Do people interrupt you mid-sentence? Or start to answer your question before you’ve finished asking it? Do they talk over you? Are you the one who interrupts?
Good communication requires active listening. And active listening means engaging.
There is a difference between listening and waiting for your turn to speak. – Simon Sinek
Four Ways to “Up” your Listening Skills
- Be curious. The word curiosity comes from the Latin “cura”, meaning to care. So it’s not only the desire to learn, it is also about caring. Neuroscience research has shown that curiosity stimulates learning and enhances memory.
- Leave space for not knowing. The more expertise we gain in our field, the less likely we are to open ourselves to new perspectives. Even when you think you know the answer, make space for new learning. This lets the speaker know that it is safe to share ideas, and it opens the way to discovery and innovation.
- Suspend the need to be right. Most exchanges are not win-lose propositions. Be open to contrary opinions. Finding even the smallest piece of common ground can pave the way to fruitful conversations in the future.
- Adopt a beginner’s mindset. Be an explorer. In every conversation there is the possibility for new discovery. Favor asking over telling. Use phrases like: How would that work? I don’t know, what to you think? Tell me more.
Continue reading “Listen up!”
A few days ago I sat in a theatre and watched in awe as my thirteen-year-old granddaughter performed her first competition dance solo.
There on the stage where I have witnessed the magic of David Copperfield and listened to award-winning pianist Emanuel Ax – there on that same stage was my graceful young granddaughter. As I watched I thought, this is courage.
I’ve been thinking a lot about courage lately, and the relationship between courage and fear.
Courage is not the lack of fear. Fear is a necessary part of being human. You can feel fear and act courageously at the same time. In fact, they go hand in hand.
So what does courage look like? Maybe it’s different for everyone.
I frequently travel alone. I like the freedom of not feeling responsible for someone else’s good time. Traveling alone allows me to ignore the clock. I eat when I’m hungry, sleep when I’m tired, socialize if I’m so inclined, or explore on my own.
In March I went to my favorite beach near the town of Zihuatanejo, on the Pacific coast of Mexico in the state of Guerrero.
You may remember that Zihuatanejo is the village in the movie The Shawshank Redemption where Morgan Freeman meets up with his friend after they get out of prison. One has escaped, the other has been paroled. I’m not sure which I relate to more, but it sure feels like freedom when I’m on that beach. Continue reading “Thoughts On Courage”
Story #1 – Five pesos and a lifetime of abundance
My aunt Carmela once gave me a five-peso coin that had been blessed by our parish priest. She told me to keep it always so that I “would never be without money”.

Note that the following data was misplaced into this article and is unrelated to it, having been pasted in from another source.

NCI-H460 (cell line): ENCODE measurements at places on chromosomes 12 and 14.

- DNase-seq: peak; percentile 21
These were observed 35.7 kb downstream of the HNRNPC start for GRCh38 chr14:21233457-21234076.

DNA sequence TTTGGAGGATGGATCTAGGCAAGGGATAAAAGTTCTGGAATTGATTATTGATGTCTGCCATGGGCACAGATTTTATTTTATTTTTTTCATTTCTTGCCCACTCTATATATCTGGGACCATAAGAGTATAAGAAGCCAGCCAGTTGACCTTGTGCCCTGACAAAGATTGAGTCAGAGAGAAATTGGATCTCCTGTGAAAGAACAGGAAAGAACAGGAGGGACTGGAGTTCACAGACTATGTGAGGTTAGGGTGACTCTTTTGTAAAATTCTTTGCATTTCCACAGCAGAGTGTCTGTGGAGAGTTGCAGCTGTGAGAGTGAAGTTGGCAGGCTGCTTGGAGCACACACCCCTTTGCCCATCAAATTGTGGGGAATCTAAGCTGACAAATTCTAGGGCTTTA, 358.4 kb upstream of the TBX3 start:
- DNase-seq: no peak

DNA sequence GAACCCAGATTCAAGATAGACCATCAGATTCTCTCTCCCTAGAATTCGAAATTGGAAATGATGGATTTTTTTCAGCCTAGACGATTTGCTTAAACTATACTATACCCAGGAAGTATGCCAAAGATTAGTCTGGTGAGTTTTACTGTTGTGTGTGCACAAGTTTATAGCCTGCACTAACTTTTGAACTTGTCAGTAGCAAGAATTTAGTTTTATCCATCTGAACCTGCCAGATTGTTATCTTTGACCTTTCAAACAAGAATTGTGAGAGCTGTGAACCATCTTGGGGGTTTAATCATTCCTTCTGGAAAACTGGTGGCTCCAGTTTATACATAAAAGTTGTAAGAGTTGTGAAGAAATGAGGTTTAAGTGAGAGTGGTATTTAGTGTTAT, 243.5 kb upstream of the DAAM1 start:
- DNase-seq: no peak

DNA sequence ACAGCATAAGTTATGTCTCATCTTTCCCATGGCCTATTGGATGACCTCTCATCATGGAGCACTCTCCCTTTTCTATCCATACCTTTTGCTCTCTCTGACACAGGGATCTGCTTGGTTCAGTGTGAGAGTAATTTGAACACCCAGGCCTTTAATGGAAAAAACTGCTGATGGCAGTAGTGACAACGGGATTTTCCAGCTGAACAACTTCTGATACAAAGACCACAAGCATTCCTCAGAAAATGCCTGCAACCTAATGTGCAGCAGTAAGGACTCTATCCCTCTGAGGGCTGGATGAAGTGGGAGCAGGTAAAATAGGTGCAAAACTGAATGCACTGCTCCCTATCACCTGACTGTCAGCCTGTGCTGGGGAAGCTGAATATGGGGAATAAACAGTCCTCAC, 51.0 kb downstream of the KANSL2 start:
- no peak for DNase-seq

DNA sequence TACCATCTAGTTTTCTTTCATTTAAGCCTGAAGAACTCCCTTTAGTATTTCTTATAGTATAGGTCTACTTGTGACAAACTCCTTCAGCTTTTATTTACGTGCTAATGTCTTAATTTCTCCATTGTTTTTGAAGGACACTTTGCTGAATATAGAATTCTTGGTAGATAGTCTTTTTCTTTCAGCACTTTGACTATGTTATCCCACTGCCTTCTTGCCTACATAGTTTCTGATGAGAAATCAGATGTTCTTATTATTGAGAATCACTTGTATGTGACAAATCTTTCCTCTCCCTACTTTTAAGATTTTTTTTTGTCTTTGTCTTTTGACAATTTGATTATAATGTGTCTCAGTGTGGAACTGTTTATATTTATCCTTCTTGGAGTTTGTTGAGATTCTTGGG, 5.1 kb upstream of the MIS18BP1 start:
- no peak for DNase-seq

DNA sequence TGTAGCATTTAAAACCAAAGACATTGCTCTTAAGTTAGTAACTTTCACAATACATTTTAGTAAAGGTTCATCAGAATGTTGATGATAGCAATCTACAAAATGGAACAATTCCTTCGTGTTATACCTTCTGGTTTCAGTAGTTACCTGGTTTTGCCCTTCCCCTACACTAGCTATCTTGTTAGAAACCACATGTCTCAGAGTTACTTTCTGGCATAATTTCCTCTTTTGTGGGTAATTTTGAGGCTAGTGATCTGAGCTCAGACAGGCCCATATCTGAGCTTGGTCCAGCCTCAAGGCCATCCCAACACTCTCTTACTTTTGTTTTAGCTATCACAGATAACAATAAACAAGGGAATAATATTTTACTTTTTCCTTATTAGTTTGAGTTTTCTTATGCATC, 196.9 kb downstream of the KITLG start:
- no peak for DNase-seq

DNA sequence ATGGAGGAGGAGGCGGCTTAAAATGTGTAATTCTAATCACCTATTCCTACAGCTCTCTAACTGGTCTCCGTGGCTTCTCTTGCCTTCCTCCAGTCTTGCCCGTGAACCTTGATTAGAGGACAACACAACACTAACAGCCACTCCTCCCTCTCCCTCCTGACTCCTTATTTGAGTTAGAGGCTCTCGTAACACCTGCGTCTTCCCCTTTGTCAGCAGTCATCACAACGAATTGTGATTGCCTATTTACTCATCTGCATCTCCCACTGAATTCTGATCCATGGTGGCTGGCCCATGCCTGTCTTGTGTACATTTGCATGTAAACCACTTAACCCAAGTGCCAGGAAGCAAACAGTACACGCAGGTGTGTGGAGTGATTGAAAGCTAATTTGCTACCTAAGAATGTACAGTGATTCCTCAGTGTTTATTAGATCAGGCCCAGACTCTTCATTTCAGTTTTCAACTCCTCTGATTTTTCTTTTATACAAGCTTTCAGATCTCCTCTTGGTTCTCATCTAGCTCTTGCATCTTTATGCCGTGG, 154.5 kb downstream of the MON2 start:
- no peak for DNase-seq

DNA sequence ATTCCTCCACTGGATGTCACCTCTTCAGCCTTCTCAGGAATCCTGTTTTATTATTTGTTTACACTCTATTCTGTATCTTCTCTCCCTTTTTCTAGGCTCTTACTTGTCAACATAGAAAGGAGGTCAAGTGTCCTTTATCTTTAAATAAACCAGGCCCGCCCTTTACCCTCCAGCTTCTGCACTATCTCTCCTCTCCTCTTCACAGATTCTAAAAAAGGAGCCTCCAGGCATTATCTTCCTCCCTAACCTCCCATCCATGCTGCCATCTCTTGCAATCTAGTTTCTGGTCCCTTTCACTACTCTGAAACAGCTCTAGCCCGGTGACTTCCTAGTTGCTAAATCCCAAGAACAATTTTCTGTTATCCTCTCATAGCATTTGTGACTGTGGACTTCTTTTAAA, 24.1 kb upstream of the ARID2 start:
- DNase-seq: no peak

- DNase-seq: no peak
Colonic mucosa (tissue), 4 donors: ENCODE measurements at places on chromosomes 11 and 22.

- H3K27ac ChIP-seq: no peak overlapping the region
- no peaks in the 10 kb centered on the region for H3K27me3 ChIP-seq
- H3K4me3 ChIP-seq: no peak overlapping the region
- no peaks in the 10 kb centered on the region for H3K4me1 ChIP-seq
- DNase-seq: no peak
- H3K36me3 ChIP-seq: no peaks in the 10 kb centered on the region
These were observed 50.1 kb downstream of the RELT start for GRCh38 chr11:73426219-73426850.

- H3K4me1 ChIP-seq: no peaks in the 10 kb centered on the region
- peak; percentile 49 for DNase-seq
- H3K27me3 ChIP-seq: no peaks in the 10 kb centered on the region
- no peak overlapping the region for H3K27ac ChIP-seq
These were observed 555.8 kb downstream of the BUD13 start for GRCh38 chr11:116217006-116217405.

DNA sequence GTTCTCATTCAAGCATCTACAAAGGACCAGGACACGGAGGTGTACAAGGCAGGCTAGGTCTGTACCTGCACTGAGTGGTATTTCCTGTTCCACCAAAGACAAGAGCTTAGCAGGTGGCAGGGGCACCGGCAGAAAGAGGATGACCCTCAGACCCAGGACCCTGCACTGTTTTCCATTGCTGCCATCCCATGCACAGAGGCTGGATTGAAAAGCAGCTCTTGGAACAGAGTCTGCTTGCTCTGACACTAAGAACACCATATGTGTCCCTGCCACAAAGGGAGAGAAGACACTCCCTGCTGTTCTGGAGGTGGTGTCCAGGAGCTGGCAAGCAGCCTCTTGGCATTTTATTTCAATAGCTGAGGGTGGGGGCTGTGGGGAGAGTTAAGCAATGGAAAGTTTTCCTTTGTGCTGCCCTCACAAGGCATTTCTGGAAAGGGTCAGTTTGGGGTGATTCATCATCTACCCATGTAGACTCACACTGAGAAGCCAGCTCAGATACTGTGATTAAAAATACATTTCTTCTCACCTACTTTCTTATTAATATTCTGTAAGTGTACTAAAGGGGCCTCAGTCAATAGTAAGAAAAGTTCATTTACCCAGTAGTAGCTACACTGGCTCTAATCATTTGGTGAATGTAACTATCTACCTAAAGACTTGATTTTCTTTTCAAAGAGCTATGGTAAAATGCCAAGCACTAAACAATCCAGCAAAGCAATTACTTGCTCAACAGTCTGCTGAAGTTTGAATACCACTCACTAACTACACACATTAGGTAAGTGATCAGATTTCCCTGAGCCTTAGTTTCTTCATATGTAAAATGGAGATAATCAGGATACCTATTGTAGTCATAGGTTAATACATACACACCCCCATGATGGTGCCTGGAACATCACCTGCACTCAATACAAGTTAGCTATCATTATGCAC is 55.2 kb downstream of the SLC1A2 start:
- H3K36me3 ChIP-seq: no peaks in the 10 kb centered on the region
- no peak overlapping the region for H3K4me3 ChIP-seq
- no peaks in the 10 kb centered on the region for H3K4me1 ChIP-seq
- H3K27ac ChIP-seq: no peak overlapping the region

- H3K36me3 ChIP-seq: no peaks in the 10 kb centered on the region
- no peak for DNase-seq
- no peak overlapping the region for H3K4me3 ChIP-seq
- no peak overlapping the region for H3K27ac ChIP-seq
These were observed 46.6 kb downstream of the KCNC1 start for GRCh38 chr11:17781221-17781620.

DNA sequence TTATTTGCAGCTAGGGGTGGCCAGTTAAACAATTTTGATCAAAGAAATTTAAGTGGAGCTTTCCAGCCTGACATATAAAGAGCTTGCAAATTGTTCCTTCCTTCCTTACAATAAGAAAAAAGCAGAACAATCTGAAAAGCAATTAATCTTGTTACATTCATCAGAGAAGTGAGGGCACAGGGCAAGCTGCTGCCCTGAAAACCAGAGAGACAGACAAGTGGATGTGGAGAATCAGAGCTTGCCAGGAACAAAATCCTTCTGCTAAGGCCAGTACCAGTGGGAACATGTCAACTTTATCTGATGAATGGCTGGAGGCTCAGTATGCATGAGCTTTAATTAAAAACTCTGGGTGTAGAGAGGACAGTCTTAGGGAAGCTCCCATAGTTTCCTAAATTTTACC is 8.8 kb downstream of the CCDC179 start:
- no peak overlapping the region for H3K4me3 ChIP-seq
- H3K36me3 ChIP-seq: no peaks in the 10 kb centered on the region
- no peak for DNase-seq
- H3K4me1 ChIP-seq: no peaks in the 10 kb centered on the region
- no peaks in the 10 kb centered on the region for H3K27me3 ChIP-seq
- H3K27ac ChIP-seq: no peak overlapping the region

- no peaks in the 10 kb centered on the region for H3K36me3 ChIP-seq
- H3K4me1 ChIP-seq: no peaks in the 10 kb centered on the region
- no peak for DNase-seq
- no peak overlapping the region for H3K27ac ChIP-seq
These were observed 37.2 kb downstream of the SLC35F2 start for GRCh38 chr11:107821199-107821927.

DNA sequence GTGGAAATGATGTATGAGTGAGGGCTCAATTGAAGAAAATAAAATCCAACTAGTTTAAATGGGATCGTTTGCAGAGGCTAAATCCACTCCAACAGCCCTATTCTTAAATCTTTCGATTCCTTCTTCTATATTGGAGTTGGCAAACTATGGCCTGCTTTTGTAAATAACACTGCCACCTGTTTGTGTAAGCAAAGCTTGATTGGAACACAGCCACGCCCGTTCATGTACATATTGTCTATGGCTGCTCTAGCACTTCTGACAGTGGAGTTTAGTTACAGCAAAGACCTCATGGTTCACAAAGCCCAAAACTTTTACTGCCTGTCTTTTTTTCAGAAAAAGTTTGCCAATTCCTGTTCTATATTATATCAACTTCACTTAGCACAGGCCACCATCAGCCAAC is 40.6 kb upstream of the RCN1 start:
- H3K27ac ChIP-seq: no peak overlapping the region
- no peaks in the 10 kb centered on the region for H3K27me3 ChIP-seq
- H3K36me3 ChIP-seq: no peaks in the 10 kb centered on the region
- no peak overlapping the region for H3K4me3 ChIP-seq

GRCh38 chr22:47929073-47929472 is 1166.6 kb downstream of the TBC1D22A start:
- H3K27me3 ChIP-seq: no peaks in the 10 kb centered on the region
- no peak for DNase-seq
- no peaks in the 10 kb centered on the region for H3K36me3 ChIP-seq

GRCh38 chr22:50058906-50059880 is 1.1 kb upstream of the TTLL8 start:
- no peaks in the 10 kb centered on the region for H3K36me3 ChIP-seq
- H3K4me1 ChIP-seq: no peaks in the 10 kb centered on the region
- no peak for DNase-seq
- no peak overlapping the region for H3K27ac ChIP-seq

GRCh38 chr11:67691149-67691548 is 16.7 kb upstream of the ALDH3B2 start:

That was over 30 years ago. Five pesos was not much money even back then. It may have bought a half-kilo of tortillas. On today’s economy that particular coin won’t buy anything. It was retired from circulation years ago.
But that doesn’t mean the coin is worthless. For me it represents: intention, abundance, and gratitude. Its value is in the story and my aunt’s desire for my prosperity.
How do we measure prosperity anyway? Certainly not by the coins in our pockets. Is having money the same as having a life of abundance? How much money is enough?
Story #2 – An American, a Mexican, and an Israeli walk into a bank
The year was 1982. The Mexican economy was in trouble. The country had more international debt than it could cover.
On Friday, September 3, after the banks had closed, President Lopez Portillo announced the nationalization of the banks. Going forward the government controlled all banking regulations. Continue reading “Simple Abundance – 3 Stories and 3 Suggestions”
The Child You Once Were
When I was a young girl we lived in a house with a sprawling woods out back. The woods had a creek running through it, where my siblings and I spent long hours wading and fishing.
On a hot summer day, a shallow stream meandering around sandbars and bends looks very inviting to children. But what lies beneath those sunlit waters can be somewhat different from what we expect.
Sometimes we’d step in and suddenly be ankle-deep in thick, sucking mud. When skimming for minnows, a fat black snake might slip off the bank and send us screaming to the shore. At times we’d emerge to find our legs spotted with leaches.
What does this have to do with identity? What stands out for me is this: the girl I was back then, is very much like the woman I am today. Key attributes of my identity had already formed.
The snakes and leaches didn’t keep me out of the water. Risk and excitement and the possibility of being surprised appealed to me then, and they still do.
I am comfortable taking chances, even when the outcome is uncertain. I live by the saying “You only live once. But if you do it right, once is enough.”
Over the years I’ve experimented with the “shoulds” and “should nots” prescribed by my parents, my culture, the workplace, the media. But I have found that when I’m following someone else’s plan, I am less happy – sometimes very unhappy. And happiness matters. Continue reading “More Thoughts On Identity. Three Stories.”